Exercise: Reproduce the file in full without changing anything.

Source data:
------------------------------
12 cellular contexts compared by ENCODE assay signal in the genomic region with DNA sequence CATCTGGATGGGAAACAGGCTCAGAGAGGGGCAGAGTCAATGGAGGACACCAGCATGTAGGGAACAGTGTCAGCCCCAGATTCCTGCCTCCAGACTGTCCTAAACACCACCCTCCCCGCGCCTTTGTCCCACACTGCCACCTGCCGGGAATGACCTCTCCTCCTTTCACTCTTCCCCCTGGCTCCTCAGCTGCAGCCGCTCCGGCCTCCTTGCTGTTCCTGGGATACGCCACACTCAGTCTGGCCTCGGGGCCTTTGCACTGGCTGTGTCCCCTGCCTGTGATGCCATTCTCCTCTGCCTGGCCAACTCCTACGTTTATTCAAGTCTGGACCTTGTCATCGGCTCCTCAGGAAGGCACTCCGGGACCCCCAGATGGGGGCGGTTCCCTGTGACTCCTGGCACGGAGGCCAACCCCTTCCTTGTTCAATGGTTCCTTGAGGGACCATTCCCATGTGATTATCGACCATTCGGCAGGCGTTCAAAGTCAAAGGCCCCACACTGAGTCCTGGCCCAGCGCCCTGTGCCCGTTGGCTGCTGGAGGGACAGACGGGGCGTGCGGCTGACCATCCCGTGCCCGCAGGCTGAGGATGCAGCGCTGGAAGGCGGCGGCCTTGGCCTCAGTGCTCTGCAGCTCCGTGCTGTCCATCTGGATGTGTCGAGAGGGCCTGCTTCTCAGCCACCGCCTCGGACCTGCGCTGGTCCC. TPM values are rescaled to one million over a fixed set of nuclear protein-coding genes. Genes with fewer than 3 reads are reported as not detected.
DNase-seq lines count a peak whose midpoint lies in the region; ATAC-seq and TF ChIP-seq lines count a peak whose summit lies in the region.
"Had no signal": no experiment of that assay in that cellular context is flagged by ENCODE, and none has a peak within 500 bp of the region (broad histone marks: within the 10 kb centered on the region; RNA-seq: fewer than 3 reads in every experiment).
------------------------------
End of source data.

12 cellular contexts compared by ENCODE assay signal in the genomic region with DNA sequence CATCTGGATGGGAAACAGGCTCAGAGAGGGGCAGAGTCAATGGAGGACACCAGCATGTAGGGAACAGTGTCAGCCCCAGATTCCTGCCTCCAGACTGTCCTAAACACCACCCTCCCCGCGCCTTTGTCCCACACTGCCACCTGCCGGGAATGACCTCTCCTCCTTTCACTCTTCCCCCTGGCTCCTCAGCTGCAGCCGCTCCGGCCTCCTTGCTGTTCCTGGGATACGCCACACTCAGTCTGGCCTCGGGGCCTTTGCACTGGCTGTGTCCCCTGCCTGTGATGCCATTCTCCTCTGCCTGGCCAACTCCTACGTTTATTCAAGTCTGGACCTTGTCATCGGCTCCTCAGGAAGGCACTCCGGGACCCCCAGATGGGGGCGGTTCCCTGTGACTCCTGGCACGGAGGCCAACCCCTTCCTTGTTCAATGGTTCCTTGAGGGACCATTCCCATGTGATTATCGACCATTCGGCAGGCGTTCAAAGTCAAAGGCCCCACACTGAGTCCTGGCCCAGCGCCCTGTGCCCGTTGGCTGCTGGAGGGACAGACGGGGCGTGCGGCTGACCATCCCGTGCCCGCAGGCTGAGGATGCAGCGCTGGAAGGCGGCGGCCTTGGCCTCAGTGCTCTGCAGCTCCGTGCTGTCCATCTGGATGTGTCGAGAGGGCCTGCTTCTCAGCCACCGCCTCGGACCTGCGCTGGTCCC. TPM values are rescaled to one million over a fixed set of nuclear protein-coding genes. Genes with fewer than 3 reads are reported as not detected.
DNase-seq lines count a peak whose midpoint lies in the region; ATAC-seq and TF ChIP-seq lines count a peak whose summit lies in the region.
"Had no signal": no experiment of that assay in that cellular context is flagged by ENCODE, and none has a peak within 500 bp of the region (broad histone marks: within the 10 kb centered on the region; RNA-seq: fewer than 3 reads in every experiment).